February 7, 2006
OSNews published a nine-language performance roundup in early 2004. The results are summarized here:
It's not a very practical benchmark, but it does tell us a few things. It's no surprise that C++ is at the head of the pack. But the others aren't terribly far behind. What I find really interesting, though, is how most of the languages clump together in the middle. There's no significant performance difference between Java and .NET if you throw out the weirdly anomalous trig results.
However, there is one language definitely bringing up the rear-- Python. That's because it's an interpreted language. This is explained in Code Complete:
Interpreted languages tend to exact significant performance penalties because they must process each programming-language instruction before creating and executing machine code. In the performance benchmarking I performed for this chapter and chapter 26, I observed these approximate relationships in performance among different languages:
Type of Language
Execution Time Relative to C++
Clearly, the performance penalty for interpreted languages is extreme. How extreme?
If you have to ask, you probably can't afford it.
One of the biggest stigmas for early Visual Basic developers was that our code wasn't
compiled. It was interpreted. Interpreted executables were yet another reason so-called
"professional" developers didn't take VB seriously. It was too slow. This finally
changed when we got
compiled executables in 1997 with VB 5.
how much interpreted code costs any more.
What many pundits don't realize is that the viability of interpreted
recent development. Consider
statements". The top three results are all of 2003 vintage:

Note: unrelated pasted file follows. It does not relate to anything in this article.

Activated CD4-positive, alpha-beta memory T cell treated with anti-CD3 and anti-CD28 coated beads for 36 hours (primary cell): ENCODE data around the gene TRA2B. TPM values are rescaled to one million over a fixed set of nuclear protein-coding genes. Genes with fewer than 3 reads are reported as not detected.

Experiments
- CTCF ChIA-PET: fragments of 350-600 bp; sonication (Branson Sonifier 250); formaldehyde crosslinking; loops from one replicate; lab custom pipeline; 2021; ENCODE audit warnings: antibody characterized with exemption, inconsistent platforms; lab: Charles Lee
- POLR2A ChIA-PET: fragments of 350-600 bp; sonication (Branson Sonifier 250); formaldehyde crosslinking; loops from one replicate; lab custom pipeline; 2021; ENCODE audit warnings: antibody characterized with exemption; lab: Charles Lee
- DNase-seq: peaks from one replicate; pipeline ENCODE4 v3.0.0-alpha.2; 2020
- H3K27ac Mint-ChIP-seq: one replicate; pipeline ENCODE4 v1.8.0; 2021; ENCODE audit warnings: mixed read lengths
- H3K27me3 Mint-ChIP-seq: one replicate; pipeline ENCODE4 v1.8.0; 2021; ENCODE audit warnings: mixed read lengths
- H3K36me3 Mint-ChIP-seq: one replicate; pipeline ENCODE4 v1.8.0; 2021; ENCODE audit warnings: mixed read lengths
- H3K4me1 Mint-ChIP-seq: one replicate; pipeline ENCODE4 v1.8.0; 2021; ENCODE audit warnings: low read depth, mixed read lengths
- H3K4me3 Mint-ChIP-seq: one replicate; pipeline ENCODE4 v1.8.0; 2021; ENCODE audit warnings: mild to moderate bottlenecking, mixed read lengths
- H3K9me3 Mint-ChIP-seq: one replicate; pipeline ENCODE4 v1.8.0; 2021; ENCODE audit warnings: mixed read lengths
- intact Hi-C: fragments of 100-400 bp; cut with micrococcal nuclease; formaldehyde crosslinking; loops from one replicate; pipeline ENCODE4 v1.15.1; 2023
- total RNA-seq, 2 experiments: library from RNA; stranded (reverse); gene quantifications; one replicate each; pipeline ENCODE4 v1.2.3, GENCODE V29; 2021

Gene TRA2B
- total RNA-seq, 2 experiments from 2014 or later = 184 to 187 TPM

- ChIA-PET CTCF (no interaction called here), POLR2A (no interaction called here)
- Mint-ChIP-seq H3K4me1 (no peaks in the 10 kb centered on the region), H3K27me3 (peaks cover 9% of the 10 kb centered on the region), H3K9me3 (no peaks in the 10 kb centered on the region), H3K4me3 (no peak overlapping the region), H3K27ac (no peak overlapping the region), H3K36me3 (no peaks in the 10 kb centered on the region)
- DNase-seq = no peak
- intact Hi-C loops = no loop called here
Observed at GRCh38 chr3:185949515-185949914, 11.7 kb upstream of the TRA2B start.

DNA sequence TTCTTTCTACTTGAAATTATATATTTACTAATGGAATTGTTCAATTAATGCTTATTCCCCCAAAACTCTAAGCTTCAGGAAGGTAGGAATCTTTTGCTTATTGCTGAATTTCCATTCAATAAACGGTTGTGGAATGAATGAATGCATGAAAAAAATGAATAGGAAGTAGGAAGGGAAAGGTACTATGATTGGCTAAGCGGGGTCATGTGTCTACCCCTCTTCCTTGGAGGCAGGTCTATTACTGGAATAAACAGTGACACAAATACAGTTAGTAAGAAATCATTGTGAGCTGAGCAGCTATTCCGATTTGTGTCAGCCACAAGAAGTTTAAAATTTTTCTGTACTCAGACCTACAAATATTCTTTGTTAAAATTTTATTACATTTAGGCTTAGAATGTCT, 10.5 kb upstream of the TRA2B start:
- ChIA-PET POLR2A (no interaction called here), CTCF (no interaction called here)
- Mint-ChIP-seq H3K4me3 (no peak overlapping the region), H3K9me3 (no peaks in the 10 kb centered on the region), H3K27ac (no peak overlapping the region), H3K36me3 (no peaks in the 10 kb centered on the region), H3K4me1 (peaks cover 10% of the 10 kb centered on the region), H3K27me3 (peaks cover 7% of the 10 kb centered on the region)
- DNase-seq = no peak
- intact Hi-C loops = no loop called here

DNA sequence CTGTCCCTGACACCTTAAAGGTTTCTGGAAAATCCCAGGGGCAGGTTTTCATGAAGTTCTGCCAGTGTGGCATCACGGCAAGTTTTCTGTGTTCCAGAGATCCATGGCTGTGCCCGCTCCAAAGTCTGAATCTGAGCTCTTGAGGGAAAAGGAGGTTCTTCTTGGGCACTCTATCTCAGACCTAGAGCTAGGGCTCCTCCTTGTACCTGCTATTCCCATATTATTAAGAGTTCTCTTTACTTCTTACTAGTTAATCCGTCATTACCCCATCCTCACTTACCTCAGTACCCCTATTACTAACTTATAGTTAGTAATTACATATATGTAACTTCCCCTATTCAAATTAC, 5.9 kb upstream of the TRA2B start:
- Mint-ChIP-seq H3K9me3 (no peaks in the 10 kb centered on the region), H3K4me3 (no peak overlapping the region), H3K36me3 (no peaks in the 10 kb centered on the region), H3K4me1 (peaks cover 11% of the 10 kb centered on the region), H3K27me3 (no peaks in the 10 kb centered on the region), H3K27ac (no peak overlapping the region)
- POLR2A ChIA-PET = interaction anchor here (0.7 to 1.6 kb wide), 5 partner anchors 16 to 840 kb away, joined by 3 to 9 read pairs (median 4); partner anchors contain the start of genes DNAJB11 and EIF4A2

The slowest computer I own, a 1.2 GHz Pentium M laptop purchased in 2003, completes
this test in 13.64 seconds. The one I'm currently typing on completes it in around
is about as fast as it can get now without some kind of really advanced dynamic
compilation scheme. If you
I think you'll agree that they've plateaued. We might reduce that from 6 seconds to 4 seconds over the next two years, but that's minor compared to the 100x speedup we've already had.
Posted by Jeff Atwood
David nails it. I'd venture to say that 80% to 90% of perf problems today are a result of badly written code, not the language the code is written in.
There are common perf problems that can occur in any language. Like when you see someone load a dataset of thousands of IDs and then iterate through each one loading the record from the database one at a time instead of doing a bulk load of all the data in one query. That won't magically be quick because you used C++.
Good article. I have tried to explain to many people what you have stated - performance doesn't matter too much anymore from a language standpoint, and these days it's all about scalability.